|This Swiss complex of 9 residential homes typifies architect Peter Vetsch?s special niche for earth-covered architecture. Two premises from which the design for all of his buildings are directed include:|
1) To integrate a building into its environment as much as possible, and to return back to nature a good part of what the constructional encroachment takes away; 2) A living surface on the roof shall arise alone with site-bound growth.
Other conscious reasons for earth-covered houses are to counteract the fraying of our landscape by urban sprawl, and to restore the functions of regulation and rehabilitation.
|The roof designs of these buildings include sprayed-concrete domes, recycled glass insulation foam (25 cm thick), a root-resistant Polymer bitumen vapour barrier, geotextile fabric, and excavation material. Between 40 to 80 cm landfill and humus was derived from the building footprint, and was dumped on the roof crests. |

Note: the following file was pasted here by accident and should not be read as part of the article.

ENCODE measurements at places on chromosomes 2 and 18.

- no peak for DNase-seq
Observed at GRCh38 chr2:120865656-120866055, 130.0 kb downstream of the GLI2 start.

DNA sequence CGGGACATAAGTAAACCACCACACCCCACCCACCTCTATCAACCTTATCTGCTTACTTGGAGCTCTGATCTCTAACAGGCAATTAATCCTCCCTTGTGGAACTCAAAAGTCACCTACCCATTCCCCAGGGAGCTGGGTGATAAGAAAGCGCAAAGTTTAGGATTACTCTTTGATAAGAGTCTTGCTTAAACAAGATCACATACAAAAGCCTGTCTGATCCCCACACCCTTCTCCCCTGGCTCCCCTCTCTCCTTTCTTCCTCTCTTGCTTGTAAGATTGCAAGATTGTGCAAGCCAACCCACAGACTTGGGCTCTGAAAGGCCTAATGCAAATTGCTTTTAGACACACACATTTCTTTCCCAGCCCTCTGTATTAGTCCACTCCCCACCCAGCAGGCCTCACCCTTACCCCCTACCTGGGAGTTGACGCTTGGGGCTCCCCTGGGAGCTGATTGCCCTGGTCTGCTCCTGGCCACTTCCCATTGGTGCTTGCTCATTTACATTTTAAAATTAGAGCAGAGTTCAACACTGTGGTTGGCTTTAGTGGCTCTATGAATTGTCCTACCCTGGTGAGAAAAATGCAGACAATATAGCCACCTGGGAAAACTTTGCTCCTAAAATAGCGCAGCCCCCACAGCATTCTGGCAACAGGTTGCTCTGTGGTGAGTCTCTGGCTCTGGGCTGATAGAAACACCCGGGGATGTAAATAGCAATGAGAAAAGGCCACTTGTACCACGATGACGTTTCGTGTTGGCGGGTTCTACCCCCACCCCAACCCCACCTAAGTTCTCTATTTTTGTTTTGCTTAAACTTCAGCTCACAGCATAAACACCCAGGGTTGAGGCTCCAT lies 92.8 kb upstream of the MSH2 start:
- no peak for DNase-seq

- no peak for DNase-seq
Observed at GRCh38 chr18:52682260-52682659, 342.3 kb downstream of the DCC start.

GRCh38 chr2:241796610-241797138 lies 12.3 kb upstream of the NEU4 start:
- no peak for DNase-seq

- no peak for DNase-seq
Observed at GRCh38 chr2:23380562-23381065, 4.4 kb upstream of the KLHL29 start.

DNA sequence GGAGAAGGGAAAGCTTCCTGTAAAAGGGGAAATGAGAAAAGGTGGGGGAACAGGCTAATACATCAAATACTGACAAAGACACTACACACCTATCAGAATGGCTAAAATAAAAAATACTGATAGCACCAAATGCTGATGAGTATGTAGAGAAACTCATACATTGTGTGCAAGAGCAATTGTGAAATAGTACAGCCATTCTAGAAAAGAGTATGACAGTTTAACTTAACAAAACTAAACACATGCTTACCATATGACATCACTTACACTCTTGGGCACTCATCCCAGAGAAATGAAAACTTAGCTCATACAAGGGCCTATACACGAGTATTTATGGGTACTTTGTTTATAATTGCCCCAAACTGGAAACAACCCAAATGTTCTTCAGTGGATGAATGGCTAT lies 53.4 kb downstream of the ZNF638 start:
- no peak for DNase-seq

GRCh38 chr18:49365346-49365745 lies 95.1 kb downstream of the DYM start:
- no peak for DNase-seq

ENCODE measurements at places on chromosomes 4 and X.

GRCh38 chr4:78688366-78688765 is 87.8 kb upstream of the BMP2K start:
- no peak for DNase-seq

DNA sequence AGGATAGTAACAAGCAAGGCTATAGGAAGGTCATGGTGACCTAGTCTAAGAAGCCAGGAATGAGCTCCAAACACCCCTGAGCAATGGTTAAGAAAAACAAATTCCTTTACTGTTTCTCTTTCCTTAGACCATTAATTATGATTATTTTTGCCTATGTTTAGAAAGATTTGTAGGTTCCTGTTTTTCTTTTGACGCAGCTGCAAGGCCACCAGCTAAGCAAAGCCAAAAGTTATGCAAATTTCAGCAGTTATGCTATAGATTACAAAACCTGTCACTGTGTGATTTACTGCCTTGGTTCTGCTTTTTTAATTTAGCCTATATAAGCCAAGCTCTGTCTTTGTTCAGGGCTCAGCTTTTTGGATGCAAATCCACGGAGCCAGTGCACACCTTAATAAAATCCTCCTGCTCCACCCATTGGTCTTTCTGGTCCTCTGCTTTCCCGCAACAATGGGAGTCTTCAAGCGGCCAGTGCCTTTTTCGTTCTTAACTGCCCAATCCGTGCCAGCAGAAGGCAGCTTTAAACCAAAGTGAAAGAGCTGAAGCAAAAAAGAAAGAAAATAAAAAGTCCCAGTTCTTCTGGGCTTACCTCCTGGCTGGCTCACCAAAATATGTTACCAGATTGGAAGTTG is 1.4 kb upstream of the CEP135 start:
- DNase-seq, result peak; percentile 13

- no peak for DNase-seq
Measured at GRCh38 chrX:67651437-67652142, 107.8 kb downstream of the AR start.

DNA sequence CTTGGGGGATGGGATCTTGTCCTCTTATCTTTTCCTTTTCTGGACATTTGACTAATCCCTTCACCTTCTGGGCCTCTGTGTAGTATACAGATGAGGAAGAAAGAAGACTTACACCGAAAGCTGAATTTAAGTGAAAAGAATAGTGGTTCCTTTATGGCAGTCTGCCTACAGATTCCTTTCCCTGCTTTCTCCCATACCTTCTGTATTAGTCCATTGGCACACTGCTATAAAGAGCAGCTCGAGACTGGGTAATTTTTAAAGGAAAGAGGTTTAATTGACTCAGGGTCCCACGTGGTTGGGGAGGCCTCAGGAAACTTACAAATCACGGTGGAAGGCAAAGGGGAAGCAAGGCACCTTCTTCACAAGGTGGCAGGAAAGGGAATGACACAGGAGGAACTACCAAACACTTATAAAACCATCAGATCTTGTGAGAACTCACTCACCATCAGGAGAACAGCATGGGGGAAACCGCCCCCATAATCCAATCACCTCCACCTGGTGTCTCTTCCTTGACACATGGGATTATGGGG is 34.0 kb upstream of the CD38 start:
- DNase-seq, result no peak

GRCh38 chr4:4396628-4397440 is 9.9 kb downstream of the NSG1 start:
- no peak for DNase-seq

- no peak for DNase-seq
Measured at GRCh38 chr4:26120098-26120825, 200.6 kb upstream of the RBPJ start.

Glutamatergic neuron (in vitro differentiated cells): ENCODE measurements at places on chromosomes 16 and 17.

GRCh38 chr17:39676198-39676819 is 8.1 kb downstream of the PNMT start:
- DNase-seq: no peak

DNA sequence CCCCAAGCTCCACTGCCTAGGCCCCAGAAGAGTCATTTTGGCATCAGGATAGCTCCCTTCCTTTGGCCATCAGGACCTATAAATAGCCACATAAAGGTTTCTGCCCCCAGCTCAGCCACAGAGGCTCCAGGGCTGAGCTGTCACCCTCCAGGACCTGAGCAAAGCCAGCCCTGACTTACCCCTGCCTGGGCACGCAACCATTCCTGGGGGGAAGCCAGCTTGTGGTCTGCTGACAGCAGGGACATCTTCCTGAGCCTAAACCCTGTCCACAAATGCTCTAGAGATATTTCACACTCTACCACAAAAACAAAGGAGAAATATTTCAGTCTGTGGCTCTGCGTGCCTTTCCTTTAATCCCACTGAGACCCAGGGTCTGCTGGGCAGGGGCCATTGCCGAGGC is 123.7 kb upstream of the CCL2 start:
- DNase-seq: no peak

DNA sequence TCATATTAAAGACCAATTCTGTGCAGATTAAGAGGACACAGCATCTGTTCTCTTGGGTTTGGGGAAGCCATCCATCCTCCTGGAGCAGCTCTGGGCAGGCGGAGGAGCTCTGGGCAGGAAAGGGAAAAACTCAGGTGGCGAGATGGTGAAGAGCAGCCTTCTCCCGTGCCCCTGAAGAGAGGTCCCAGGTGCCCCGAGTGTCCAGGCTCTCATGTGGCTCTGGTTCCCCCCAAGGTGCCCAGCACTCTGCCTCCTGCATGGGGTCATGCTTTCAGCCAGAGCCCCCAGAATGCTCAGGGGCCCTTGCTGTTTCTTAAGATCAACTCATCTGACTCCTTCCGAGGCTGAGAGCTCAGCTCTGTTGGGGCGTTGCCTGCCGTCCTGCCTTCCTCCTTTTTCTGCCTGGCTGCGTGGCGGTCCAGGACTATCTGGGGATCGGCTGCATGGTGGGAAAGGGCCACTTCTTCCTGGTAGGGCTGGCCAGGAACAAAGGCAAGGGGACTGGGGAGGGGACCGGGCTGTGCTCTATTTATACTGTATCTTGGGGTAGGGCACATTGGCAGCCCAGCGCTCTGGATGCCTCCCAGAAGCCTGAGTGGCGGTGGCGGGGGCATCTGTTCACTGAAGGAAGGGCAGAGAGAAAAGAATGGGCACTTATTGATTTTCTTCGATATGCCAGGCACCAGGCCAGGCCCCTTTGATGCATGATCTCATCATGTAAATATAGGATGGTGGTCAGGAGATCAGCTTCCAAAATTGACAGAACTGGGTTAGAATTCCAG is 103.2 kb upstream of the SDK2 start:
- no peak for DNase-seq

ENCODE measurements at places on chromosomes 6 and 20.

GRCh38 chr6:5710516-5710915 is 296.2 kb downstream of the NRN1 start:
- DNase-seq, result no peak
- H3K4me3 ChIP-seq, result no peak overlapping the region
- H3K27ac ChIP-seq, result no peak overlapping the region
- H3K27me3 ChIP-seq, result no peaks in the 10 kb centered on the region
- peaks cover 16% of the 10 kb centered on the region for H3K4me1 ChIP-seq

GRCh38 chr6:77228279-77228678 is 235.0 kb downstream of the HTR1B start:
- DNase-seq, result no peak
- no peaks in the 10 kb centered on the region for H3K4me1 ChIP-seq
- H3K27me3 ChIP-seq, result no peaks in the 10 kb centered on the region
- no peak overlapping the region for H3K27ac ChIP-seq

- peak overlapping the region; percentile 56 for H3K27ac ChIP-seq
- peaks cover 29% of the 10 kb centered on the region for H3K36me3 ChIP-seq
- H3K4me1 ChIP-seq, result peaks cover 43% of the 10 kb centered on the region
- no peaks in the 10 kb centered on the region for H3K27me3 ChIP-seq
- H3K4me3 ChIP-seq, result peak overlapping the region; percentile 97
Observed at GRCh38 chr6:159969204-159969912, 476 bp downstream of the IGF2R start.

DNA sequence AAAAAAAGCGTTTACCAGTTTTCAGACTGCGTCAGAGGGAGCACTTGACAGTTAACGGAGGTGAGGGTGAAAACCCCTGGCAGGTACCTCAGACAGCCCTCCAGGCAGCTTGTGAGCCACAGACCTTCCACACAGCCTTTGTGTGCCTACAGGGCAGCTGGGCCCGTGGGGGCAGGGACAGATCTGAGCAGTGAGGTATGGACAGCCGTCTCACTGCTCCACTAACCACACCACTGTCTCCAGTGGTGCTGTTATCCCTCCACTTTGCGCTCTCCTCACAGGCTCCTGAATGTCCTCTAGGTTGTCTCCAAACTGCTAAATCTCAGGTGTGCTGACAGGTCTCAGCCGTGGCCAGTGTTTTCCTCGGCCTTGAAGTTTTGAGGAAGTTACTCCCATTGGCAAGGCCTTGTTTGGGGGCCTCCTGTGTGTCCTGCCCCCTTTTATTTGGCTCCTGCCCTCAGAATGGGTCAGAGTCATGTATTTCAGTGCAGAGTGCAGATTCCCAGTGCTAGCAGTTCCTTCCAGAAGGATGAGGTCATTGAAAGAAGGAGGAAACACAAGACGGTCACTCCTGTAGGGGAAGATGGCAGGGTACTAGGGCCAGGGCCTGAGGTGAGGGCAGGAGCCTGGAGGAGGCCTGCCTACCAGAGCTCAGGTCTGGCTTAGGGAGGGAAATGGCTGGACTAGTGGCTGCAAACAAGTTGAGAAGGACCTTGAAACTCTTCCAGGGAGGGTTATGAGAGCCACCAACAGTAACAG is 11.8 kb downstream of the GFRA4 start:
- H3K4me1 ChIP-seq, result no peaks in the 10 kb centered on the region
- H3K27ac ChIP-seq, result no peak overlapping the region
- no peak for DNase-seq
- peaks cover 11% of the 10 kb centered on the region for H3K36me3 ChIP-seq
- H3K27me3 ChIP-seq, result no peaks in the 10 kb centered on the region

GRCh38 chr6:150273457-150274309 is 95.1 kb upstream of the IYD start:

Residents can use their rooftops however they choose, and as such some are planted as gardens, others used as sitting areas with shrubs. Many rooftops are not used at all, and are simply undulating meadows. All photos by Christine Thuring, except photos # 1 & # 11 by Peter Vetsch and # 3 by Desair, courtesy of Dr. Stephan Brenneisen.
Additional thumbnail photos:
|More project information and references follow: www.vetsch.ch; Wagner, E. and C. Schubert-Weller. 1994. Earth and Cave Architecture von Peter Vetsch. Verlag Niggli AG. Sulgen, Switzerland; Vetsch, P. 2005. Earth houses - living under the ground. Keynote presentation from World Green Roof Congress, 15-16 September 2005. Basel, Switzerland. See more earth houses from architect Peter Vetsch's website here.|
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